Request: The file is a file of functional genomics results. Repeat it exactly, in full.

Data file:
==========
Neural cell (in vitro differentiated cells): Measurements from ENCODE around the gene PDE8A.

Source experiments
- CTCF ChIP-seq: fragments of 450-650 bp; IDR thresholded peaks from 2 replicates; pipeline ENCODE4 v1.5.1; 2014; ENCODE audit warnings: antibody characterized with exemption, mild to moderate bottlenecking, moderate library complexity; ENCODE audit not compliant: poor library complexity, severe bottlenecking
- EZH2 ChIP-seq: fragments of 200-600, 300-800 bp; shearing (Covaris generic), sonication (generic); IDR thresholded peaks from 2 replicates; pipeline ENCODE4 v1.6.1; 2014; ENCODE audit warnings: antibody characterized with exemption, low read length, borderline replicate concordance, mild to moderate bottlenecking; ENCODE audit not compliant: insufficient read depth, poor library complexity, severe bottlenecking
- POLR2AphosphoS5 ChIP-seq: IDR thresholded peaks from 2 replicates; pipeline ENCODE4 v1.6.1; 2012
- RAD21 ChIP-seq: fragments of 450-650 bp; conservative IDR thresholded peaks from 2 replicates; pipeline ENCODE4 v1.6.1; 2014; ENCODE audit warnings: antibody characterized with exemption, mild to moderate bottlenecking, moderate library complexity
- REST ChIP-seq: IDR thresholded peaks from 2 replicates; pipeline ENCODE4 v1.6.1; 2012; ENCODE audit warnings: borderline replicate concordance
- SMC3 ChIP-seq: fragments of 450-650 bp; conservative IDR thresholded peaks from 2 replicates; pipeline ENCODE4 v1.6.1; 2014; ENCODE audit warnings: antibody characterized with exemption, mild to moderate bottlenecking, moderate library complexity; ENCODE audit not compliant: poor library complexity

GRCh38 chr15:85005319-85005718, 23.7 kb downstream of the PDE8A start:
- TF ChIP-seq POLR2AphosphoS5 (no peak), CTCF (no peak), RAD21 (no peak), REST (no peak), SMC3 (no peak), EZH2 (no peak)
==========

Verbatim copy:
Neural cell (in vitro differentiated cells): Measurements from ENCODE around the gene PDE8A.

Source experiments
- CTCF ChIP-seq: fragments of 450-650 bp; IDR thresholded peaks from 2 replicates; pipeline ENCODE4 v1.5.1; 2014; ENCODE audit warnings: antibody characterized with exemption, mild to moderate bottlenecking, moderate library complexity; ENCODE audit not compliant: poor library complexity, severe bottlenecking
- EZH2 ChIP-seq: fragments of 200-600, 300-800 bp; shearing (Covaris generic), sonication (generic); IDR thresholded peaks from 2 replicates; pipeline ENCODE4 v1.6.1; 2014; ENCODE audit warnings: antibody characterized with exemption, low read length, borderline replicate concordance, mild to moderate bottlenecking; ENCODE audit not compliant: insufficient read depth, poor library complexity, severe bottlenecking
- POLR2AphosphoS5 ChIP-seq: IDR thresholded peaks from 2 replicates; pipeline ENCODE4 v1.6.1; 2012
- RAD21 ChIP-seq: fragments of 450-650 bp; conservative IDR thresholded peaks from 2 replicates; pipeline ENCODE4 v1.6.1; 2014; ENCODE audit warnings: antibody characterized with exemption, mild to moderate bottlenecking, moderate library complexity
- REST ChIP-seq: IDR thresholded peaks from 2 replicates; pipeline ENCODE4 v1.6.1; 2012; ENCODE audit warnings: borderline replicate concordance
- SMC3 ChIP-seq: fragments of 450-650 bp; conservative IDR thresholded peaks from 2 replicates; pipeline ENCODE4 v1.6.1; 2014; ENCODE audit warnings: antibody characterized with exemption, mild to moderate bottlenecking, moderate library complexity; ENCODE audit not compliant: poor library complexity

GRCh38 chr15:85005319-85005718, 23.7 kb downstream of the PDE8A start:
- TF ChIP-seq POLR2AphosphoS5 (no peak), CTCF (no peak), RAD21 (no peak), REST (no peak), SMC3 (no peak), EZH2 (no peak)